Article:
Basal Metabolic Rate
The human body is a very complicated engine. We eat food which is the fuel
for life, our body then processes that fuel to keep us running and any extra fuel is stored as fat. In
comparison a car takes in petroleum and the engine burns that as the car is running, any extra petroleum is
stored in the vehicle for future use. There are scientific calculations for working out the energy we take in
and burn and as a result we can work out such things as the amount of energy needed to survive.
The basal metabolic rate (otherwise known as BMR) is the amount of energy
that our bodies use when resting. Resting can be thought of as doing nothing (such as lying down or sitting
on the couch). Our body generates heat as it works to keep us ‘running’, this heat can actually be measured
to work out how much energy we are using.
For someone who is very fit and works out frequently, they would have a very
lean (or thin) body, this correlates with a low basal metabolic rate. As we get older we tend to worry less
about being fit and lean so our BMR actually increases.
Measurement of basal metabolic rate can be very complex indeed, as it can be
hard to actually pinpoint when a human truly is doing nothing. Therefore resting metabolic rate which closely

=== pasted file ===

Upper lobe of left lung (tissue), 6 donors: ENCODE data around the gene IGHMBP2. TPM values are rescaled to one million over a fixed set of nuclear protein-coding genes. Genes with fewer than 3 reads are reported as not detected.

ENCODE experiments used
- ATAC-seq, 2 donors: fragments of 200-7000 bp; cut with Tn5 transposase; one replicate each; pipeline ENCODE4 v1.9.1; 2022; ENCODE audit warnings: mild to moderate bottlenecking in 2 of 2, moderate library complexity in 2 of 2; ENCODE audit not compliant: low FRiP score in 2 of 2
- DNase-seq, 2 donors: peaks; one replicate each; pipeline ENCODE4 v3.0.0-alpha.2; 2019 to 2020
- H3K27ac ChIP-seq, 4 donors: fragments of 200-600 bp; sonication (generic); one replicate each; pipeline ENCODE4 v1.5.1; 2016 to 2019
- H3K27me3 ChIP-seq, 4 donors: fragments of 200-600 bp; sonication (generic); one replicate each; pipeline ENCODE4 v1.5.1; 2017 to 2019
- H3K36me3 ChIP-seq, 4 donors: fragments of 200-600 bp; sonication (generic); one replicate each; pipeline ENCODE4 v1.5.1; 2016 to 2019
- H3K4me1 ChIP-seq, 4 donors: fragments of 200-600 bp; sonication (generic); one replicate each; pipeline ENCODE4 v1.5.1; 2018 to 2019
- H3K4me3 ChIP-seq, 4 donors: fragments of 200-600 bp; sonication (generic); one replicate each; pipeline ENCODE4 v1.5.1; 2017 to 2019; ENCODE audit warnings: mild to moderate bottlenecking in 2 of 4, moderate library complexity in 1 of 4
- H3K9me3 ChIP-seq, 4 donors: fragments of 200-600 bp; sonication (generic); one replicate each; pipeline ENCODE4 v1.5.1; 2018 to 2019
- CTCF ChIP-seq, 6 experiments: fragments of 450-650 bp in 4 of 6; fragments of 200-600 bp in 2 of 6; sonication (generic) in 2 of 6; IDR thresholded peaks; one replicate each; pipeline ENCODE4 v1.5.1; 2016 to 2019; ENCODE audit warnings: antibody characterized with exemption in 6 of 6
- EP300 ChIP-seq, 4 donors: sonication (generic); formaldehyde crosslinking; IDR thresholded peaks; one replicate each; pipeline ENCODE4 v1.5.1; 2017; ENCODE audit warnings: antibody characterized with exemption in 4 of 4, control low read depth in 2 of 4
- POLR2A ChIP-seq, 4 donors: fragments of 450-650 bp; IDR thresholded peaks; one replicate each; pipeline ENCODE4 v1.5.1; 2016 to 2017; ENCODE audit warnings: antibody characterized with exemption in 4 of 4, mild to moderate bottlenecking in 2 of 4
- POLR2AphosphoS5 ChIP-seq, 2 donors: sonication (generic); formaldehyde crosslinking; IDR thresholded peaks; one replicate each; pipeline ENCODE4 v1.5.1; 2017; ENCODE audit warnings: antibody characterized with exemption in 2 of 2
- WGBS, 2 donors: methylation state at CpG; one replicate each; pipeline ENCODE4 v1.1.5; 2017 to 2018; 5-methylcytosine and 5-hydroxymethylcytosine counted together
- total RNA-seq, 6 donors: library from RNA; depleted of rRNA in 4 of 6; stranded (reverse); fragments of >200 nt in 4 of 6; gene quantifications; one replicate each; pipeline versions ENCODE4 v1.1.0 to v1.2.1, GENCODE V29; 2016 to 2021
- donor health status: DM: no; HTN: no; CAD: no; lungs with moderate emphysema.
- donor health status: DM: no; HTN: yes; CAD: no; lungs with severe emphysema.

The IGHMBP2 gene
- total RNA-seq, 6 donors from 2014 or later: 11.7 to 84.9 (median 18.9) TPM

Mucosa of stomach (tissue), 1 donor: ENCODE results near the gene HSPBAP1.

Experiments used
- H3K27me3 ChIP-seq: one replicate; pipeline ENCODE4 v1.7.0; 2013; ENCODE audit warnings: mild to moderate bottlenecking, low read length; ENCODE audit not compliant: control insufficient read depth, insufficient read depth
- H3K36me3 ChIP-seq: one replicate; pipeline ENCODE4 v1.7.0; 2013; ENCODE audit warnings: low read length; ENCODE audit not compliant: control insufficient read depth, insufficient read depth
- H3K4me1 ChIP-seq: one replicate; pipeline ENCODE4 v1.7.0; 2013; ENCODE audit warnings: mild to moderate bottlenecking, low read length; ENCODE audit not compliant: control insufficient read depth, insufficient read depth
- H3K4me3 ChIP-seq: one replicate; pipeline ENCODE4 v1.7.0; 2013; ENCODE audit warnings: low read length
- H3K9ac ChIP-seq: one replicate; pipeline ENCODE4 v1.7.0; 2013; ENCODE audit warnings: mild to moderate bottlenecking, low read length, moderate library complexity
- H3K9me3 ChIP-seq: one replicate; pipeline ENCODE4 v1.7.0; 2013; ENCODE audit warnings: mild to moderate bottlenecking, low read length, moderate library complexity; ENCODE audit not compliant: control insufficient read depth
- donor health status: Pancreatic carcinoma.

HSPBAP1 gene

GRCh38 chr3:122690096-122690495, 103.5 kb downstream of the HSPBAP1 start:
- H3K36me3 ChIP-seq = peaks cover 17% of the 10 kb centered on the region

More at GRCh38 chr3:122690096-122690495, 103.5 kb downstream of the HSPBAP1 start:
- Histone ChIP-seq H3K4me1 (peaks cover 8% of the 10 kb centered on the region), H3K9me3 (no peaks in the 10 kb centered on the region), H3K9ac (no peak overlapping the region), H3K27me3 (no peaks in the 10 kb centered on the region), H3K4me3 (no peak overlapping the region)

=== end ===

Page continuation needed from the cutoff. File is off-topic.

tied in with BMR is the actual measurement we generally take from humans.
Luckily, careful scientific tests have been carried out for many years now
and there are charts which use humans, weight, sex, and height among other factors to estimate the level of
basal metabolic rate.
The energy output that is measured via out BMR is based on a daily average
of what we might use or require. A majority of this energy is used to keep our body running and normal
processes working correctly, with roughly 20% spent of physical activity and a smaller amount on digestion
(such as the conversion of carbohydrates down to energy).
This subject relates heavily to our biochemistry and at its base the human
body and how it survives. There has been a lot of interest in how our bodies use the fuel (food) to survive
and how much we actually require. The Harris-Benedict formula for example can actually tell us the
amount of calories from food needed to survive.